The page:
Even in the best-case scenario, it seems the risks aren't really worth the mediocre reward. Well, that's unfair, because best-case scenario would be you settle, but you find out that you are compatible and willing to work and grow your relationship together. But that's not really settling; it's having been blind to something that was there all along. Maybe Gottlieb should be challenging women to be more aware of their future needs and desires before posturing this idea to "take what you can get." It's the wrong attitude. And I don't believe it's simply a challenge she's putting out there, deliberately using inflammatory words and statements to inspire women to a certain position. No, it's an actual argument: Take it now or forever be lonely because of your mistakes. Lucky is the man who gets chosen for that kind of relationship.

Yes, I'll try to get Kevin to read the book too.

Friday, January 29, 2010

More on that "settling" article that will not go away...

First there was that infamous Lori Gottlieb settling article from The Atlantic about how biting the bullet and saying yes to Mr. Not-entirely-Right was a girl's better option than holding out.

Then there were the million and one oh-no-you-didn't responses from the how-dare-you- suggest-that-forced-love-is-better-than-true-love set - aanndd one from me that sort of went, "how 'bout we take a walk around the block and come back with an article that doesn't include the word settling, huh?"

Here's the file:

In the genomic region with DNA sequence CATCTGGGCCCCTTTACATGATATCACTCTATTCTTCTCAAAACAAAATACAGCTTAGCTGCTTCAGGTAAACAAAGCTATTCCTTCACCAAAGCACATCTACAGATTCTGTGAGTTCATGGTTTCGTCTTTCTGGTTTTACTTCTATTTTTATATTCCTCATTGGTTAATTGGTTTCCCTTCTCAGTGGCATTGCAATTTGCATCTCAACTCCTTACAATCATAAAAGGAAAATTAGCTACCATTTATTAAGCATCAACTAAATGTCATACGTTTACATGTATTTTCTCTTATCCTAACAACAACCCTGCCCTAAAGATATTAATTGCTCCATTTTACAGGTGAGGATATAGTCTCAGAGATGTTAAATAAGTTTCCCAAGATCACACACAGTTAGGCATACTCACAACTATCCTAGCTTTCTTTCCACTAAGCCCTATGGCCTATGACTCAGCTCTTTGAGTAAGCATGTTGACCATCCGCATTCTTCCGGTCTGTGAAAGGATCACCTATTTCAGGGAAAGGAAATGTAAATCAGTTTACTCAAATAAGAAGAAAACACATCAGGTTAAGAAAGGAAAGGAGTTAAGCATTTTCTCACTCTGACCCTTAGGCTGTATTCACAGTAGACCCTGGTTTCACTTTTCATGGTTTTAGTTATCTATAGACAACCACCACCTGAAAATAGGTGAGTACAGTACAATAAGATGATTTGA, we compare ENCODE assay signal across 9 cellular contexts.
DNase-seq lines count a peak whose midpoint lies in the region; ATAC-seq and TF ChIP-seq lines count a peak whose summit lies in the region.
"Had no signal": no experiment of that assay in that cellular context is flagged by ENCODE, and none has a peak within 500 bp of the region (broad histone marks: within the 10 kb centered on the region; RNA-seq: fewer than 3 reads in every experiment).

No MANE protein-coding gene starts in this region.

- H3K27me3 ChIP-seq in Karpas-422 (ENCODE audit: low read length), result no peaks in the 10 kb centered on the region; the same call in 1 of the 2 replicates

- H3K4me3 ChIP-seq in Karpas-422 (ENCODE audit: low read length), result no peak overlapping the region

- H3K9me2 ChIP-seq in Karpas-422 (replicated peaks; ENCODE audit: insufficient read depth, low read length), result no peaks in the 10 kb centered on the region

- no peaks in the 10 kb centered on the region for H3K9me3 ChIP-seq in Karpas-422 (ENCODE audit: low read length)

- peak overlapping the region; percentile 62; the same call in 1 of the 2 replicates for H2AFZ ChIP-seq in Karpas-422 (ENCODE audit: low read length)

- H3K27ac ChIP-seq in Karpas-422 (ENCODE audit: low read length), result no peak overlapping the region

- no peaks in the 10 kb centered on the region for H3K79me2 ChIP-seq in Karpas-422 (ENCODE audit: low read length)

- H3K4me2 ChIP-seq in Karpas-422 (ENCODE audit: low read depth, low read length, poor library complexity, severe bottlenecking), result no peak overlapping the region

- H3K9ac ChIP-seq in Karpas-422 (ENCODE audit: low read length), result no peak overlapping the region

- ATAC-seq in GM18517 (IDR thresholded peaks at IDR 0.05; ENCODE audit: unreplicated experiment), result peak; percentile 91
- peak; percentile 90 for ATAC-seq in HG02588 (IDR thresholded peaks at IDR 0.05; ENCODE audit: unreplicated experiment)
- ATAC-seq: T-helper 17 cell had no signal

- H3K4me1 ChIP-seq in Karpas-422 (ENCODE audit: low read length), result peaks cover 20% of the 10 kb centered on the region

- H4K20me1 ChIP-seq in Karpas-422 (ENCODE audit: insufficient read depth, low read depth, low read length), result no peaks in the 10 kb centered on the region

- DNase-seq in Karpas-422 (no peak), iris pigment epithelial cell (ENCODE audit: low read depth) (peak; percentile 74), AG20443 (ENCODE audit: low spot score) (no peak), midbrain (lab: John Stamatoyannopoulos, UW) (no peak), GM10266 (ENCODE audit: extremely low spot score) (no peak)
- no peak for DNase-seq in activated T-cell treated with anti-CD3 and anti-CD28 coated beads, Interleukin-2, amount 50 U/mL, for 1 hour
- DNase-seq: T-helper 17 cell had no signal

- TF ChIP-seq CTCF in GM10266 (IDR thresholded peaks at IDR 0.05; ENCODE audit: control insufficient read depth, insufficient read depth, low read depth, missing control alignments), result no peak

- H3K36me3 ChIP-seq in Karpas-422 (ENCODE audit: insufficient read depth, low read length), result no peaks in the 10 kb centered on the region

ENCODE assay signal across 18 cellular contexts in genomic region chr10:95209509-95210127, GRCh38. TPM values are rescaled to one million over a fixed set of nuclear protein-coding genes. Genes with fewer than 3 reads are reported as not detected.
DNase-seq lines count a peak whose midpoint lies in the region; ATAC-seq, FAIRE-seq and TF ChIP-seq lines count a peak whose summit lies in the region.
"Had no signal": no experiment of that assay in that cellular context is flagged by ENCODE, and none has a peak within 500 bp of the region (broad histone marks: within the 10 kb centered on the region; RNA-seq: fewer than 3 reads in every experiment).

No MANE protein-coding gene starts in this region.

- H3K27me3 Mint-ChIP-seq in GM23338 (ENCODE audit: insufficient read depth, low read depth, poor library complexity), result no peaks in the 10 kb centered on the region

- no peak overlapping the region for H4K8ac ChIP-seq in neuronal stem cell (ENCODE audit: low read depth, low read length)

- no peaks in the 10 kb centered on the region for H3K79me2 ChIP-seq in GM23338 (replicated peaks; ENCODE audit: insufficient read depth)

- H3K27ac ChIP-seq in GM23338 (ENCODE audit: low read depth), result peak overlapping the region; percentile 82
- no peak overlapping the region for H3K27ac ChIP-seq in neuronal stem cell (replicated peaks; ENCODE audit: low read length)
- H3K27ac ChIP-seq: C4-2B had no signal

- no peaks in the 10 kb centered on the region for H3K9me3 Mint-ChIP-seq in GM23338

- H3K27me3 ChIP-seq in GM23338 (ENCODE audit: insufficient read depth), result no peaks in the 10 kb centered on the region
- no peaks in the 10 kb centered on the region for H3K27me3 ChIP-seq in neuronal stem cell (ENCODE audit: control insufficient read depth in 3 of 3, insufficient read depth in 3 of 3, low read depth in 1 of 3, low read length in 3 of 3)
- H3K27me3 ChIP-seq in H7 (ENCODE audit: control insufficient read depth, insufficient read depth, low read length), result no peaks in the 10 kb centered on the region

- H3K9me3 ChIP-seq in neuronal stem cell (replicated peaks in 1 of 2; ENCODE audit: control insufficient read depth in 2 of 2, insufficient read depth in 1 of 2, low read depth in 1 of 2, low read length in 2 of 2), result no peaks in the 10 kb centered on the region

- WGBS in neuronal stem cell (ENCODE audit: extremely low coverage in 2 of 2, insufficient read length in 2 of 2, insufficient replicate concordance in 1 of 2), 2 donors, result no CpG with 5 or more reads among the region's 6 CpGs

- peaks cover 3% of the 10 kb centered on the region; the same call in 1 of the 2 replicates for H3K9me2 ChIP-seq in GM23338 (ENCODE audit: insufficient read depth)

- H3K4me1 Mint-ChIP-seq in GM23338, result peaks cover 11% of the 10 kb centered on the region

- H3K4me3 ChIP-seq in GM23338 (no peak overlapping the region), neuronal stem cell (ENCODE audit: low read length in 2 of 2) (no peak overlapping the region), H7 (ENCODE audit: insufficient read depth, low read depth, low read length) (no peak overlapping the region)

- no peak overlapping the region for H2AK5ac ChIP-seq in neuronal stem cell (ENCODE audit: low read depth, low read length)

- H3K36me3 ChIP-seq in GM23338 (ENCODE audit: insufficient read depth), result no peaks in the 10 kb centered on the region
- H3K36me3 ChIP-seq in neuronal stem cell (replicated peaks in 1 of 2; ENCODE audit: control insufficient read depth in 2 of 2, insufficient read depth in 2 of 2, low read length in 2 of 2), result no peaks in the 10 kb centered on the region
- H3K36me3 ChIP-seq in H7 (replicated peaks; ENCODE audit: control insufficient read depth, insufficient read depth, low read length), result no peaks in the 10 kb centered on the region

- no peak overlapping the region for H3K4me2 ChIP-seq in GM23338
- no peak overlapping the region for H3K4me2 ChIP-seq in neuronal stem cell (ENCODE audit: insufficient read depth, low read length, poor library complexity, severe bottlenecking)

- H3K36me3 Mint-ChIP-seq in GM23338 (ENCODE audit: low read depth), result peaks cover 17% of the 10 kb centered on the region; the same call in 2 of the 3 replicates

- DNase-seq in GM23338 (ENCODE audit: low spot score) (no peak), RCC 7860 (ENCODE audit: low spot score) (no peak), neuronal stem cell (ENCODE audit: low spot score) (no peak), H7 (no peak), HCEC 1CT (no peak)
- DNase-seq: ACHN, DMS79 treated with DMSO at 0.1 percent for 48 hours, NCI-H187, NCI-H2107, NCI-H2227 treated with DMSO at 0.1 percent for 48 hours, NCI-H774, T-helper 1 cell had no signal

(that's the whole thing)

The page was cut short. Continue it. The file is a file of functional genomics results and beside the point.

And now - though I can't imagine how she filled 336 pages with "don't be so picky or you'll end up really lonely" - is the obvious book extension: Marry Him: The Case of Settling for Mr. Good Enough.

Aannddd, the first of what will be another million how-daaaare-you responses from Julia Baird via Newsweek (thanks for the tip Kendall!).

So at this point, I'm involved. Here we go again slash still:

Gottlieb says settle. Read the article (or just my post), and you'll find out why.

Baird says, don't mind if I don't you originally-shallow-but-now-annoyingly-lacking-in-the- standards-department-on account-of-you're-lonely-and-don't-want-to-raise-your-kid-alone feminist blamer! (See because Gottlieb says she used to be picky but if she had to do it all again she'd marry Sheldon the nerd because now she's laboring through single motherhood. Somewhere in there she mentions that feminism is to blame...)

Dear Julia Baird, if you ever read this. I know that's not exactly what you said, but I'm essentially on your side here, so please just go with it...

Baird says that Gottlieb was obviously immature and narrow-minded in her younger years - that any woman knows true love isn't about undying and sex-filled passion but rather a connection between two people who want to forge a life together.

Baird says, "it's a leap of illogic to suggest that the answer is for women to settle for humdrum marriages with men you tolerate so you can have a father for you children. How insulting for men."

And then she fired back at Gottlieb's suggestion that "femanism has completed f--ked up my love life" calling it unfair and unfounded. Baird says it best: "The problem, as Gottlieb sees it, is that women were told they could have it all, which meant not compromising in any aspect of life, including dating (which is odd because people who can't compromise aren't feminists, they are just generally unpleasant people. Then women got so fussy that they empowered themselves out of a mate.'"